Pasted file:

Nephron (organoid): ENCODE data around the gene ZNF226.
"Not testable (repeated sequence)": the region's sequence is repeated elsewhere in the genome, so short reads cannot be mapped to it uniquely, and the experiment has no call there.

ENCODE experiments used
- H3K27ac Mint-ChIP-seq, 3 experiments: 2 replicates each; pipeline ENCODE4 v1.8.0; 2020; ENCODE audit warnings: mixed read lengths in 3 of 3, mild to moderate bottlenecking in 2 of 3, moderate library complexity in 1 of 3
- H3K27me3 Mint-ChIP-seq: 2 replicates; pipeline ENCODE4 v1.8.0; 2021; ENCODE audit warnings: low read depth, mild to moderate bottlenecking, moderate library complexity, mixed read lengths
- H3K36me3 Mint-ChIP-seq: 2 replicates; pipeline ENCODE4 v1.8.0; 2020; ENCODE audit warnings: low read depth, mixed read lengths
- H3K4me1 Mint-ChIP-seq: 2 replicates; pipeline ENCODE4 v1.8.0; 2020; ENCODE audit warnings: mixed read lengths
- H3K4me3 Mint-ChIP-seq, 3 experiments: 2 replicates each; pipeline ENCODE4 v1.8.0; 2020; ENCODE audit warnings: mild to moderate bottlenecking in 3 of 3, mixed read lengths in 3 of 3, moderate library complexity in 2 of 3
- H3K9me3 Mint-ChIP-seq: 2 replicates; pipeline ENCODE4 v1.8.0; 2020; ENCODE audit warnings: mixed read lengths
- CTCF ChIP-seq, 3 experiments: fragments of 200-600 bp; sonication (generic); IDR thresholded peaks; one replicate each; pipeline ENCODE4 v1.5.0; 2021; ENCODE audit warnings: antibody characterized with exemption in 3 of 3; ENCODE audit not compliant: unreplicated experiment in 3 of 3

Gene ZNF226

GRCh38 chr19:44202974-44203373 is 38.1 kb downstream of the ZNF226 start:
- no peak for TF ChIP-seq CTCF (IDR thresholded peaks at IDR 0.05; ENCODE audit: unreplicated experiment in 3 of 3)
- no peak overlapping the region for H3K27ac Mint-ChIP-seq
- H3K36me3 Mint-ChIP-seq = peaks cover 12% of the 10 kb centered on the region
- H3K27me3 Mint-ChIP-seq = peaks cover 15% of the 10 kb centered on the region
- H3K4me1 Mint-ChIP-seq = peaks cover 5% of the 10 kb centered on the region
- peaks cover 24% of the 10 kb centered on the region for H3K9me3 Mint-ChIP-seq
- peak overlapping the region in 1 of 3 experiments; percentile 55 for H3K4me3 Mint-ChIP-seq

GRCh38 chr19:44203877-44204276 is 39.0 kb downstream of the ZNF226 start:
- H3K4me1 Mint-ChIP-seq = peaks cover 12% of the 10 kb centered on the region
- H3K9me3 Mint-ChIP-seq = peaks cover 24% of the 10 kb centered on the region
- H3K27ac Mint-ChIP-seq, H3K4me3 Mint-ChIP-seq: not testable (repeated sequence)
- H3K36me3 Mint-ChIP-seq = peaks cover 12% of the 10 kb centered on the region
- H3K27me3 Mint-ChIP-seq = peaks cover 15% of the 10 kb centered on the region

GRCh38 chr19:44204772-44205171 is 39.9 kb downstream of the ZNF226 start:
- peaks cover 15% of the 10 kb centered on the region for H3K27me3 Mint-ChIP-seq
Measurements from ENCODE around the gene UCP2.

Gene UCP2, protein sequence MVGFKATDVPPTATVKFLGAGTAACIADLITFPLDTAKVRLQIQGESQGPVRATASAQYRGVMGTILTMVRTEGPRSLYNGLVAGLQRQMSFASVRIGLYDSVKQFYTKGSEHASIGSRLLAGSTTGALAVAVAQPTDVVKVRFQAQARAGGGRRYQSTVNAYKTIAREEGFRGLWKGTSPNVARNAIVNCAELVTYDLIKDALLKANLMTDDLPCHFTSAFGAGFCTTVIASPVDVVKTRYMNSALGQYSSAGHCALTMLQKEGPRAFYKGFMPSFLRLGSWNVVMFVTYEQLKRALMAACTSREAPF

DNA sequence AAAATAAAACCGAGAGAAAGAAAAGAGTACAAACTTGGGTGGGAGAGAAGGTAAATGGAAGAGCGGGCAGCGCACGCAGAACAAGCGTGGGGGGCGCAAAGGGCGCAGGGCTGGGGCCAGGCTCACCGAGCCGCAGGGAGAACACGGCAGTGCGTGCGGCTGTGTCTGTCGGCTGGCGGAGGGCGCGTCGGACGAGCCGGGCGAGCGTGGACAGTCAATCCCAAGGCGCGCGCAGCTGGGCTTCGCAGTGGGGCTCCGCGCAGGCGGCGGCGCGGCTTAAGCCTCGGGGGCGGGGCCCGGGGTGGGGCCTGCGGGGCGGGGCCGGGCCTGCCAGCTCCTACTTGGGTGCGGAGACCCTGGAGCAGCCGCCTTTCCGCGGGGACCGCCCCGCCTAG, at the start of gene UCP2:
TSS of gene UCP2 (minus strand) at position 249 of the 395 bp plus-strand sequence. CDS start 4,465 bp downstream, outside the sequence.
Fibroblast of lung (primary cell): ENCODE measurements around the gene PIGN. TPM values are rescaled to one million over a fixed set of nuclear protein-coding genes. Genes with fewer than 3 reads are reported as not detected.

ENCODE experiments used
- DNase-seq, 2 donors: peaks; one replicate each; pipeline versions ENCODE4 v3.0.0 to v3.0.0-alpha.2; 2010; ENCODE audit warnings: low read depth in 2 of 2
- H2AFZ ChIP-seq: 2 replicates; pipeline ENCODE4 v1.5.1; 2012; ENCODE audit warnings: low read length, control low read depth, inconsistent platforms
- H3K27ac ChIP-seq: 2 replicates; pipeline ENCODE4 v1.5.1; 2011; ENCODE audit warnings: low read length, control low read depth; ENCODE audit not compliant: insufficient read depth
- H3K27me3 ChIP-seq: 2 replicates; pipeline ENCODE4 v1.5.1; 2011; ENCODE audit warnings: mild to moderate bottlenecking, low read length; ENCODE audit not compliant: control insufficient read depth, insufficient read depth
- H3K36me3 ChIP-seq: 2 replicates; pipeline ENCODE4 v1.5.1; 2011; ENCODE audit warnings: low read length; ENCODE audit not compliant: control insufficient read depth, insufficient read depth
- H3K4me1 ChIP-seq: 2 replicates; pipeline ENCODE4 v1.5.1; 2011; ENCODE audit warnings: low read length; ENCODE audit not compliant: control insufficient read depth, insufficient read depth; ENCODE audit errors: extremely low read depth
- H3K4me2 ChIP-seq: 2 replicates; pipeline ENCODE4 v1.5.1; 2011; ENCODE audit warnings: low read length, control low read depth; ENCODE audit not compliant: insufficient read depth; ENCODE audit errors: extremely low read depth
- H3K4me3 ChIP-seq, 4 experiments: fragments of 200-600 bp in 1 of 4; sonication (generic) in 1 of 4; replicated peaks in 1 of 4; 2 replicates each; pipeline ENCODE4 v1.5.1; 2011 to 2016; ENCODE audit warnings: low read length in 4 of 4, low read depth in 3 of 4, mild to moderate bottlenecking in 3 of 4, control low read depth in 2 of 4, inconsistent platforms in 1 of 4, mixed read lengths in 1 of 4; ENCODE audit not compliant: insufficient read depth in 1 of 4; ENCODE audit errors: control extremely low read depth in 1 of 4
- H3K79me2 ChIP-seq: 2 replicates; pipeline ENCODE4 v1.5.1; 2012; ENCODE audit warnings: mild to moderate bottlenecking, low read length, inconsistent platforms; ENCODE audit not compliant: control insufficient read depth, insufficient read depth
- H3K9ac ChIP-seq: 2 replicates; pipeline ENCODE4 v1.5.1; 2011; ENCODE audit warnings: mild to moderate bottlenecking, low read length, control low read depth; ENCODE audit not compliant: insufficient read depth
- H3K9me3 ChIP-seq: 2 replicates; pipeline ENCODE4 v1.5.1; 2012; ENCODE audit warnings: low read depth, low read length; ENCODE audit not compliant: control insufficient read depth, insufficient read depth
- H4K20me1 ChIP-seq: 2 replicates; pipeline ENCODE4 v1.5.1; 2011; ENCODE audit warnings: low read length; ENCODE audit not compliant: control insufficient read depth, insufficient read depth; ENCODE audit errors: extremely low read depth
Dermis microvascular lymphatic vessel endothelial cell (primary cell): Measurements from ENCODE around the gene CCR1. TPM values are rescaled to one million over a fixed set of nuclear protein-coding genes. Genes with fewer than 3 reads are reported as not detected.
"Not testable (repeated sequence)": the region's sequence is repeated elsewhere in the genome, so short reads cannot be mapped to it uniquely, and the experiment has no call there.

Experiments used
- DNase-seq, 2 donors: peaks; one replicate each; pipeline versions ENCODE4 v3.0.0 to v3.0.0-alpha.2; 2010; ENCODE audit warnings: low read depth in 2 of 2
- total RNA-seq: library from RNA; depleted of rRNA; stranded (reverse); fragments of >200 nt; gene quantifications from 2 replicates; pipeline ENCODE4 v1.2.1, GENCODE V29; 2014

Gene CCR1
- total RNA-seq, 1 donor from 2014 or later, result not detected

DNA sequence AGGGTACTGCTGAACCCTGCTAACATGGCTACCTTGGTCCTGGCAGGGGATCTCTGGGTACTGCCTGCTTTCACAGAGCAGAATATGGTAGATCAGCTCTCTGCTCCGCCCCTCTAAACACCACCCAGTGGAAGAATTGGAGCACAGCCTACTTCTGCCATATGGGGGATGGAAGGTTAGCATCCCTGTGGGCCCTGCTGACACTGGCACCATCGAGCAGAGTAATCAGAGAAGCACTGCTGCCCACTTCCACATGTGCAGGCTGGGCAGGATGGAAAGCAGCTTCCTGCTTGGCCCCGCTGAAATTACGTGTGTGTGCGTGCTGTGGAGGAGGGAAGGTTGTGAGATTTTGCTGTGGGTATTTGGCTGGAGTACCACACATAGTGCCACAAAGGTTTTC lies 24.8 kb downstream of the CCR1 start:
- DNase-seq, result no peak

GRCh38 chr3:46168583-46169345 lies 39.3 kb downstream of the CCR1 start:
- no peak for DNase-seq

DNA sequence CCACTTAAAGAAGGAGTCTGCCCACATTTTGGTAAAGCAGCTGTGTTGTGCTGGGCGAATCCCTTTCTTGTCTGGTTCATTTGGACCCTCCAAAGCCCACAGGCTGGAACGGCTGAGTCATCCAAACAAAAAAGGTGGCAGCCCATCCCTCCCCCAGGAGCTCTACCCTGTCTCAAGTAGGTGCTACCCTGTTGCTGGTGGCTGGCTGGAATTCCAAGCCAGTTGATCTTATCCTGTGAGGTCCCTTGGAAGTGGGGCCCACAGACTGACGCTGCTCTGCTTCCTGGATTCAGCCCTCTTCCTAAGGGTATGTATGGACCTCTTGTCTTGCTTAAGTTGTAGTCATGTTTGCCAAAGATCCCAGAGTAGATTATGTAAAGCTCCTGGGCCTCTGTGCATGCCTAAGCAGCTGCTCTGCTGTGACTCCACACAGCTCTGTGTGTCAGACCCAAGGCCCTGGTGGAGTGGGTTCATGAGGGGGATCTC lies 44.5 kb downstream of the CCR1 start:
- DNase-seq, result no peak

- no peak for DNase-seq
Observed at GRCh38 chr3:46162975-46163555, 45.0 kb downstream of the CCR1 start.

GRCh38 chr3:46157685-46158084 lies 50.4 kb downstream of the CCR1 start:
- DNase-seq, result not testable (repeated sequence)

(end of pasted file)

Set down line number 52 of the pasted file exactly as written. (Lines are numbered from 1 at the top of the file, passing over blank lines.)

- total RNA-seq, 1 donor from 2014 or later, result not detected